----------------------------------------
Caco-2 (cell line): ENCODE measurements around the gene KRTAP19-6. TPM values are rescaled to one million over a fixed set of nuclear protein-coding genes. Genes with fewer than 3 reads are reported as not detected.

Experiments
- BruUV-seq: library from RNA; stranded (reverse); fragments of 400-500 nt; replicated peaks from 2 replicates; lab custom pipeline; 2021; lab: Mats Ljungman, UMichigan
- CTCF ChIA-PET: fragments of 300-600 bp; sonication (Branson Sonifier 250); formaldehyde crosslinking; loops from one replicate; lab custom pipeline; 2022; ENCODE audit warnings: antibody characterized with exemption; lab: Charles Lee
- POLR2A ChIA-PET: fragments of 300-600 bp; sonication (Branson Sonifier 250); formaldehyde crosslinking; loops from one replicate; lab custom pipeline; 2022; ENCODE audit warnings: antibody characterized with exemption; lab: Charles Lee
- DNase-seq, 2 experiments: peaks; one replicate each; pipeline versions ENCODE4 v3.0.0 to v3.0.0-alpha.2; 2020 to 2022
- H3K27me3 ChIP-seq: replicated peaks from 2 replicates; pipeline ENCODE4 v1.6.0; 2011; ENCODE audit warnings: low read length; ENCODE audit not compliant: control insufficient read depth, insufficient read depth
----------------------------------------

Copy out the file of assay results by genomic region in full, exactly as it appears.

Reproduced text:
Caco-2 (cell line): ENCODE measurements around the gene KRTAP19-6. TPM values are rescaled to one million over a fixed set of nuclear protein-coding genes. Genes with fewer than 3 reads are reported as not detected.

Experiments
- BruUV-seq: library from RNA; stranded (reverse); fragments of 400-500 nt; replicated peaks from 2 replicates; lab custom pipeline; 2021; lab: Mats Ljungman, UMichigan
- CTCF ChIA-PET: fragments of 300-600 bp; sonication (Branson Sonifier 250); formaldehyde crosslinking; loops from one replicate; lab custom pipeline; 2022; ENCODE audit warnings: antibody characterized with exemption; lab: Charles Lee
- POLR2A ChIA-PET: fragments of 300-600 bp; sonication (Branson Sonifier 250); formaldehyde crosslinking; loops from one replicate; lab custom pipeline; 2022; ENCODE audit warnings: antibody characterized with exemption; lab: Charles Lee
- DNase-seq, 2 experiments: peaks; one replicate each; pipeline versions ENCODE4 v3.0.0 to v3.0.0-alpha.2; 2020 to 2022
- H3K27me3 ChIP-seq: replicated peaks from 2 replicates; pipeline ENCODE4 v1.6.0; 2011; ENCODE audit warnings: low read length; ENCODE audit not compliant: control insufficient read depth, insufficient read depth